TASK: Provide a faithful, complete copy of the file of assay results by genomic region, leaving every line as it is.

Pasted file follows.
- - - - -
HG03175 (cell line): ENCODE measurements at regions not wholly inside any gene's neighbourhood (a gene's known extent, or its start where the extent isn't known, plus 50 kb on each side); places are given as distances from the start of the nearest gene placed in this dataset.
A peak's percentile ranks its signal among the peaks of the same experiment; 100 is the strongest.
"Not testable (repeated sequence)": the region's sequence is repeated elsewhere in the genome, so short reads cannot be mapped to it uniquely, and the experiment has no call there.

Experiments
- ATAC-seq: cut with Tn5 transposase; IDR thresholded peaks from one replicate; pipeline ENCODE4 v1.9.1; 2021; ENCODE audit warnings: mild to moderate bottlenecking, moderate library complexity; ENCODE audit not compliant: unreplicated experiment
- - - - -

HG03175 (cell line): ENCODE measurements at regions not wholly inside any gene's neighbourhood (a gene's known extent, or its start where the extent isn't known, plus 50 kb on each side); places are given as distances from the start of the nearest gene placed in this dataset.
A peak's percentile ranks its signal among the peaks of the same experiment; 100 is the strongest.
"Not testable (repeated sequence)": the region's sequence is repeated elsewhere in the genome, so short reads cannot be mapped to it uniquely, and the experiment has no call there.

Experiments
- ATAC-seq: cut with Tn5 transposase; IDR thresholded peaks from one replicate; pipeline ENCODE4 v1.9.1; 2021; ENCODE audit warnings: mild to moderate bottlenecking, moderate library complexity; ENCODE audit not compliant: unreplicated experiment